Pacific-Asia and the Future of the World-System

Pacific-Asia and the Future of the World-System

Pacific-Asia and the Future of the World-System

Pacific-Asia and the Future of the World-System

Synopsis

Despite consensus that we are at the dawn of a new era--the Age of the Pacific--there are questions regarding the future directions of an impending Pacific Century. This contributed volume considers those questions from a world-historical perspective. The initial sections of the work analyze changing patterns of the relational networks along Asia's Pacific parimeters as integral parts of the ongoing restructuring of the capitalist world-economy, while Part III examines the individual trajectories of two Asian giants--India and China. The final section explores how changes in the patterning of production processes have contoured the nature of antisystemic movements in the 1980s.

Excerpt

Immanuel Wallerstein

The Political Economy of the World-System section of the American Sociological Association was created in the 1970s to bring together a small but growing number of social scientists concerned with analyzing the processes of world-systems in general, and our modern one in particular.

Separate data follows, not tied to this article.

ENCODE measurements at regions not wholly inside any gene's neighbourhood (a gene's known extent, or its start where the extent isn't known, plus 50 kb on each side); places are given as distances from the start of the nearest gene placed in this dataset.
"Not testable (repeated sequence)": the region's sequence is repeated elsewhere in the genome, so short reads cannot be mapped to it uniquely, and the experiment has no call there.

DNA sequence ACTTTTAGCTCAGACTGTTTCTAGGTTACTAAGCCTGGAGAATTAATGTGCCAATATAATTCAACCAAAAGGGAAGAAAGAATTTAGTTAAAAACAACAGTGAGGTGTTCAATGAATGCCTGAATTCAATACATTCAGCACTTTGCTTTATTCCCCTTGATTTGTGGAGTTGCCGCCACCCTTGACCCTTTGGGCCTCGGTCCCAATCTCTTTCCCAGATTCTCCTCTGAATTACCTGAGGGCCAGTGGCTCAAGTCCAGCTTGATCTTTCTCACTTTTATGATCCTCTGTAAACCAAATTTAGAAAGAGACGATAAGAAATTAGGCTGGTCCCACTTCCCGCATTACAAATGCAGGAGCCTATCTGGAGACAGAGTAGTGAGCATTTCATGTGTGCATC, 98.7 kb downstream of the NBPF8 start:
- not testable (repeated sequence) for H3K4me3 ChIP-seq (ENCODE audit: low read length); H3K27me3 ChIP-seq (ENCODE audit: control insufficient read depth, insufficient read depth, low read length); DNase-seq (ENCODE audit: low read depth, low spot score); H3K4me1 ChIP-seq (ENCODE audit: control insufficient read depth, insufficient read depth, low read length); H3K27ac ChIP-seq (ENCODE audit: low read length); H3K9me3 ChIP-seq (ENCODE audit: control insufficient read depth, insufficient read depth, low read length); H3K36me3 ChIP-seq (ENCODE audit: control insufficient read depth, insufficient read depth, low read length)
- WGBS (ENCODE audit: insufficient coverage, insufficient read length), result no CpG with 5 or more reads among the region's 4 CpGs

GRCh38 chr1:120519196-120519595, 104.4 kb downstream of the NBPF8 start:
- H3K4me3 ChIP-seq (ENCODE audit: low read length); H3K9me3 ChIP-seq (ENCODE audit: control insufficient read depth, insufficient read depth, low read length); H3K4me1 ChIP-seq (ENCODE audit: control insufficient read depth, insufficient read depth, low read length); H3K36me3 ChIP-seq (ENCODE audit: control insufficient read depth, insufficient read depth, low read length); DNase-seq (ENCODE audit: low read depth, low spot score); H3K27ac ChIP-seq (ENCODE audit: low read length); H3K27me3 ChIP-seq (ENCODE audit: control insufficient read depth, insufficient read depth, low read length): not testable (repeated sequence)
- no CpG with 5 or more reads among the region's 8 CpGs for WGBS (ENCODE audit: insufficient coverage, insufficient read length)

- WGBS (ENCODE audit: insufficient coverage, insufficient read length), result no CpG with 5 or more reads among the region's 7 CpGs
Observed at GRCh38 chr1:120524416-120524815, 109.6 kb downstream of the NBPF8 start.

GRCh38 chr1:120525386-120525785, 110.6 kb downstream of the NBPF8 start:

Although organizationally located within the American Sociological Association, the PEWS Section bases its work on the relative insignificance of the traditional disciplinary boundaries. For that reason it has held an annual spring conference, open to and drawing participation from persons who work under multiple disciplinary labels.

For PEWS members, not only is our work unidisciplinary but the study of the world-system is not simply another "specialty" to be placed beside so many others. It is instead a different "perspective" with which to analyze all the traditional issues of the social sciences. Hence, the themes of successive PEWS conferences are quite varied and cover a wide gamut of topics. What they share is the sense that the isolation of political, economic, and socio-cultural "variables" is a dubious enterprise, that all analysis must be simultaneously historical and systemic, and that the conceptual bases of work in the historical social sciences must be rethought.

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